Summary vs. Synopsis
When you're trying to entice a publisher to take a look at your work, they will undoubtedly ask you to send them a summary and/or a synopsis, along with sample chapters. Most of the time, publishers like to see no more than a page. Imagine how many proposals they get each month, and put yourself in their shoes. You'll have more attention paid to your proposal if it's short, succinct, and it grabs their attention quickly. Here's a example of each taken from two different books I've written. Note: I usually include by short biography at the bottom.
A Short Summary of the Novel, Lucia, (110,000 words), by Ty Spencer Vossler
Lucia is a self-made Mexican woman, determined not to allow sexual relationships interfere with her eventual goal of earning a PhD in Algebraic Topology. Lucia is twenty-two when she has her first sexual experience, and she has to learn how balance her enthusiasm for mathematics with the desire for new sexual experiences.
Lucia captures the diversity of the Mexican culture, and delves into the double standards imposed on women who wish to have equal footing with men. She strives to control her life and to expect more of herself than Mexican tradition allows for.
The novel follows her progress for twenty-six years and highlights her sexual relationships with over twenty men (and one woman) during this time period. Following her marriage to a North American, she maintains a quest for new experiences with other men, which often leads to inner and outer conflict.
Lucia has je ne sais quoi—that indefinable something that attracts men to her like bees to a flower. She never disappoints those fortunate enough to push the right buttons. Lucia touches on subjects seldom written about—menopause, cultural suppression, double standards, and the hidden realm of a Latin woman’s enduring passion for life.
Ty Spencer Vossler (MFA) currently lives in Oaxaca, Mexico with his BMW (beautiful Mexican wife) and their daughter. In the past two years, Vossler has published over fifty pieces of work, including novels, many short stories, poems and essays. He attributes his originality to the fact that he shot his television over two decades ago.
Synopsis of Meadowland (66,850 words) by Ty Spencer Vossler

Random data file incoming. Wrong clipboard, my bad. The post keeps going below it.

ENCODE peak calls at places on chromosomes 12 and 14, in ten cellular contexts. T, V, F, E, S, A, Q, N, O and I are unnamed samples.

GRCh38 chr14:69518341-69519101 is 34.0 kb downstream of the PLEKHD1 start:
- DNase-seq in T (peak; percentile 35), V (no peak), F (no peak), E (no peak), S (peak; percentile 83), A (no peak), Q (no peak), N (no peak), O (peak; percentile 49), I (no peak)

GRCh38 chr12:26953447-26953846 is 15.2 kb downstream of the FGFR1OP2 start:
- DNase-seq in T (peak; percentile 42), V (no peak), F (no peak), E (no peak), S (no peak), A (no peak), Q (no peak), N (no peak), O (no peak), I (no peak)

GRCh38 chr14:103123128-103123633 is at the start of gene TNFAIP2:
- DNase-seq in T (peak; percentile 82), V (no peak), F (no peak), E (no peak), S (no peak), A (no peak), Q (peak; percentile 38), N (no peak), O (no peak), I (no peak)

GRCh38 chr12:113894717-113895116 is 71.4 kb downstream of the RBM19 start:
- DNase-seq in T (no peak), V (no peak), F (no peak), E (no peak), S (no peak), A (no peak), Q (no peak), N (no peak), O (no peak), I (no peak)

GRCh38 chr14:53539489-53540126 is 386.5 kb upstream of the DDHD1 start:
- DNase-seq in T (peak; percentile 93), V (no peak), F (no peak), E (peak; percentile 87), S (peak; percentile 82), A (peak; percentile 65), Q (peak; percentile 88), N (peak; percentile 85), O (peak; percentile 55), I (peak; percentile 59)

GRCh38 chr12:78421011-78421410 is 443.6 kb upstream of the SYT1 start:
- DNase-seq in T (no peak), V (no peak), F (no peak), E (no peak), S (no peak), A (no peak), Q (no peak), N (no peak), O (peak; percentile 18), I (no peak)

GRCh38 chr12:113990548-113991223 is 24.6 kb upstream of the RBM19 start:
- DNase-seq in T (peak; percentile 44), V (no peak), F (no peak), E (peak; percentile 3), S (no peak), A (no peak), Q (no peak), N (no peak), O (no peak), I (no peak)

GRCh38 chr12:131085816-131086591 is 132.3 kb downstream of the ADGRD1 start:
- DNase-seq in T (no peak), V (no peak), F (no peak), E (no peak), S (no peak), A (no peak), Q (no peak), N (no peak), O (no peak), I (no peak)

Chapter 1: Bottom of the Ninth
Grant lives failed baseball dreams through son, Robert, causing a family rift. When Robert discovers a mint condition, Ty Cobb, trading card worth a fortune, things go from bad to worse, yet the chapter ends with a new understanding of what really matters in life.
Chapter 1: Fly in the Ointment
Sam Villarreal is a garbage collector for the Meadowland Sanitation Department. He’s married with two children. His wife, Miriam, works at Rite-Aid. Together they barely make ends meet. Sam meets Donna, who lives in a gated community with Warren, her wealthy (doctor) husband. Neglected by Warren, Donna decides to spice it up with Sam.
Chapter 3: Double Cross
Jim’s been serving God for thirty years. He writes sermons in the attic of his home because he feels closer to God there. His wife, Mildred, has meatloaf ready for dinner. Jim hates meatloaf. He rereads a letter from a high school girlfriend he’s secretly kept all these years. As Mildred repeatedly calls him to dinner, Jim’s faith in God steadily deteriorates. Mildred suffers an untimely end.
Chapter 4: Owen Hears Voices
Owen Zelenski has a dead-end job teaching high school English. In his spare time he writes a book entitled, The Journal of Desperate Living, and self publishes. Voices in his head, repressed for years with medication, begin whispering again, and life takes him on a twisted roller coaster ride toward a shocking finale.
Chapter 4: Owen listens to the Voices
Owen takes advice from the voices, quits his job, buys a Harley, and rolls out of town. He finds misadventure, danger, and an intolerant world. His thoughts are clear, yet he’s only able to share them with the voices in his head.
Chapter 5: Owen Becomes the Voices
Owen imagines himself as a shipwrecked alien, who survives on Earth by consuming the positive energy (Shine) of human beings. Subsequent adventures are filled with insight, horror and the sadness—alienated by a society that can’t begin to understand.
Chapter 6: Eleventh Summer
Four eleven-year-old boys find Owen at the river, where he lives as a transient. The boys have seen him before, collecting aluminum cans around town. They also discover marijuana growing in Folgers Coffee canisters, which leads to an unforgettable ending, filled with angst, murder, and a guarded hope for the future.